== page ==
Tempering is a process through which chocolate gains desirable textural and visual features. In this series we will explain how chocolate enters a tempered state of consistent shape V crystals and the different ways to obtain it yourself. In this piece we will be looking at the physics of the process. Understanding the theory will enable you to troubleshoot along the way and truly understand why we go through the different steps. Instructions found online are often limited to surface explanations and best case scenarios, but as we all know, chocolate is unpredictable. In this piece, we’ve laid out clear practical instructions to achieve perfectly tempered chocolate.
Most people think chocolate can only be in one of two states: tempered or untempered. But there are actually 6 different states that chocolate can take up. For simplicity let’s first look at the characteristics of well tempered chocolate.
Unless affected by fluctuating temperatures through its supply chain, all chocolate you buy at the store is tempered (commercial brands are often emulsified as an extra buffer). Tempered chocolate possesses a familiar shiny, smooth surface, breaks with a clear snap, and melts at a consistent temperature and pleasant pace, in your mouth and not in your hand.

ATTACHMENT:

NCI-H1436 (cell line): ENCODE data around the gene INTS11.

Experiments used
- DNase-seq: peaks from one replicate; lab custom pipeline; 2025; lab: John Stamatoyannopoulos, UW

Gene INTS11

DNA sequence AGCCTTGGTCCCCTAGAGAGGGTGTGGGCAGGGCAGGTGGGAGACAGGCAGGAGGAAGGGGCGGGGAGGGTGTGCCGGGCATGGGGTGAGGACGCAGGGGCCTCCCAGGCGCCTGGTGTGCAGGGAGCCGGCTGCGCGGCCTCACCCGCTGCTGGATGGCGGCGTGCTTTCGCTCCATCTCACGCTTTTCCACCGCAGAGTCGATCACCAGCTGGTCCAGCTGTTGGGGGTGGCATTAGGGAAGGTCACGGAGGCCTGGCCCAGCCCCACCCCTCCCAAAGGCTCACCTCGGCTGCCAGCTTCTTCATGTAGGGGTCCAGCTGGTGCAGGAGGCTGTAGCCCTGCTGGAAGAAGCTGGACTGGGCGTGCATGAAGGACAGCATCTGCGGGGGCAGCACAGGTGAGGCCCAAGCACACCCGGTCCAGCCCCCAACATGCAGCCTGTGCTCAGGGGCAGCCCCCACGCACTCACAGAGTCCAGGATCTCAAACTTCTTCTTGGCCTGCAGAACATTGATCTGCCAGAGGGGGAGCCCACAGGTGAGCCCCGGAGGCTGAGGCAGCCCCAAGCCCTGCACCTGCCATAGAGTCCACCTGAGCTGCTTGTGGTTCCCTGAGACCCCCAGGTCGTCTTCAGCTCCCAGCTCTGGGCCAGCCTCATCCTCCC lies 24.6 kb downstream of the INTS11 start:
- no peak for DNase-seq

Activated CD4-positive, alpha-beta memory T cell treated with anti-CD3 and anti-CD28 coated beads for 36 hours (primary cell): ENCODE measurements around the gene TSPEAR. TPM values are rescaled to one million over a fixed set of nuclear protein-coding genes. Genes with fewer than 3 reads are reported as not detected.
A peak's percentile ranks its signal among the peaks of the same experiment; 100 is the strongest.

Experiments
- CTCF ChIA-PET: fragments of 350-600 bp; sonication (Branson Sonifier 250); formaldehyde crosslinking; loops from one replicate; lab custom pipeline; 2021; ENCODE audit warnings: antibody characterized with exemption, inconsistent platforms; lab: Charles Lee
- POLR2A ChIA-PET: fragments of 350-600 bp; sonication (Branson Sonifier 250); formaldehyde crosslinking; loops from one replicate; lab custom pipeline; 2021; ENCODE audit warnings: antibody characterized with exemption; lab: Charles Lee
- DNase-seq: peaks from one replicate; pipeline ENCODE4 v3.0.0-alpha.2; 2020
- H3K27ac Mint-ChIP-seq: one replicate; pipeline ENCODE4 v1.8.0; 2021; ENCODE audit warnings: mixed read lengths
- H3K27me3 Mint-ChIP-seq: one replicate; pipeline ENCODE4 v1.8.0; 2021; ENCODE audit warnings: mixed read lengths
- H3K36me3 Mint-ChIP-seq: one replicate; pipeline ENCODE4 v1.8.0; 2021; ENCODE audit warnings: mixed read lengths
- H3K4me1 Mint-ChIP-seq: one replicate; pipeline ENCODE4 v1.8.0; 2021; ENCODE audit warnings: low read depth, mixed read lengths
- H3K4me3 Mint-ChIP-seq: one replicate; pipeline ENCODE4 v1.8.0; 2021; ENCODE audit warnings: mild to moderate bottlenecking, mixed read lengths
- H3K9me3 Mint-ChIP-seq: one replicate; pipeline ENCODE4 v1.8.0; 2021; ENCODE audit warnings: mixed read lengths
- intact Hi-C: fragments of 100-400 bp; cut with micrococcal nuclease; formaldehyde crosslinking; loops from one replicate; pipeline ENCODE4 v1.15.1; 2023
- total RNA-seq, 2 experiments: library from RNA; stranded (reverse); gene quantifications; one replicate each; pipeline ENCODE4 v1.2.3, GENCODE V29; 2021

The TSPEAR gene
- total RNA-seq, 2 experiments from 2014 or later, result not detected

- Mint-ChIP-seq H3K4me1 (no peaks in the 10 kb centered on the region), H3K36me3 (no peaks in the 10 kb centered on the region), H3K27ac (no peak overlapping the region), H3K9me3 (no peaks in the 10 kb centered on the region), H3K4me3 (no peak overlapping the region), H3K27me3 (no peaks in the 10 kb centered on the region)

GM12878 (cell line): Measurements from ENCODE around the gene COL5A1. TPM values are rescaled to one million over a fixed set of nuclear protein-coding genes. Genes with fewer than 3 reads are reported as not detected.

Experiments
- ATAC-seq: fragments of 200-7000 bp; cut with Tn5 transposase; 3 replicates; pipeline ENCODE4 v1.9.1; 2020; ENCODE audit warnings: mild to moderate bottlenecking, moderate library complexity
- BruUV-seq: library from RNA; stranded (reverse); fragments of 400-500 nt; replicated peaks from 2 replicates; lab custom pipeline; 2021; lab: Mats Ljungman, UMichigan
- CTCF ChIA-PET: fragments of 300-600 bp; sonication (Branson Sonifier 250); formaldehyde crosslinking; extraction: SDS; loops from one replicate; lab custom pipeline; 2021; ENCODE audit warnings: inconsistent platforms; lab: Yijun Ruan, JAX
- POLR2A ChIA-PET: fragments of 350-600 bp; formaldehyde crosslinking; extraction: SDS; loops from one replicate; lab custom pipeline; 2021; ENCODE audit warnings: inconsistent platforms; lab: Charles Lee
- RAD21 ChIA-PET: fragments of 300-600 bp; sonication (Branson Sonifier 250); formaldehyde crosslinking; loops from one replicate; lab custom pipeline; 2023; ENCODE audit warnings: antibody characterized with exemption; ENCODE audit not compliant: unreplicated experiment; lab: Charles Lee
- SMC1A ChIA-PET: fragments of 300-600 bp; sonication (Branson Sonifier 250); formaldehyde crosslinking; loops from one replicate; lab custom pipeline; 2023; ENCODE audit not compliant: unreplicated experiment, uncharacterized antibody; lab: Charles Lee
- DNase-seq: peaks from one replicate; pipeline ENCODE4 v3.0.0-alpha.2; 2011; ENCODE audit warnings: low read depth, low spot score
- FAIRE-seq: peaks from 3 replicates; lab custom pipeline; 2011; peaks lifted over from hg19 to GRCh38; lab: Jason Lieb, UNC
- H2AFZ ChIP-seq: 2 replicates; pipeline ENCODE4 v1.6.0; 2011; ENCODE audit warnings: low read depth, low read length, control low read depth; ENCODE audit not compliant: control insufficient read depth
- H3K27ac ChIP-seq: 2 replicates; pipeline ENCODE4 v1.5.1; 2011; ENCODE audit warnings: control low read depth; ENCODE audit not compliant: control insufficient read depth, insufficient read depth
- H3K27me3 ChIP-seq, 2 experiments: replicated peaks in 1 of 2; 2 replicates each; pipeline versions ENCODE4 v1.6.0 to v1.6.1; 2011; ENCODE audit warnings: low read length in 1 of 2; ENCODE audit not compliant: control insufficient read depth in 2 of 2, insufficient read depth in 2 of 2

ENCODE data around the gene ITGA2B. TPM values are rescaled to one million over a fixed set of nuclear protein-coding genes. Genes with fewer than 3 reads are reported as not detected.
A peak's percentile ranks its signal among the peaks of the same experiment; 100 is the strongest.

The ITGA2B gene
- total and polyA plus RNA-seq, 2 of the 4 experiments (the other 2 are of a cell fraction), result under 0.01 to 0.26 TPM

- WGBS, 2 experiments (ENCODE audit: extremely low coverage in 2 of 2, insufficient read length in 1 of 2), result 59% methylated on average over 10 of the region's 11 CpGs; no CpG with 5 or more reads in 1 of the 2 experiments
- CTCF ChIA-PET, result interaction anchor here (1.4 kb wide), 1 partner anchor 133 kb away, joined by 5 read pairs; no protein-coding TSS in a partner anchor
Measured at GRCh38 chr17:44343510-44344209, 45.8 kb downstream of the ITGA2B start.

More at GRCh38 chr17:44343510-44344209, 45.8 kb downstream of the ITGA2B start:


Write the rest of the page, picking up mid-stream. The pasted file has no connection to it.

If you’ve ever had a chocolate bar melt in your car or purse and put it in the fridge in hopes of restoring it, chances are the chocolate will have re-solidified in an untempered state. It most likely was covered with white marks that looked like mould (it’s not mould), had a matte surface texture, and broke with a long bend/pull (almost like cheese) as opposed to a crisp snap, with a surface that melted almost immediately in your hand and had an inconsistent mouthfeel - with different parts of the chocolate melting at different rates. The taste of the chocolate might even appear to be different (more due to a mouthfeel perception than an actual change of flavour compounds).
What happens there?
Chocolate at room temperature is not entirely a solid or a liquid but a group of solid particles (cacao solids and sugar), suspended in cacao butter which stays in almost-solid form right around room temperature. These cacao solids are starches and proteins. As you may know, starches and simple sugars bind with or dissolve in water very easily, but not with fat. Meaning, when mixed with fat, they have a tendency to clump together and separate.
Cacao beans are made up of around 50% cacao butter, with the other 50% being the solids.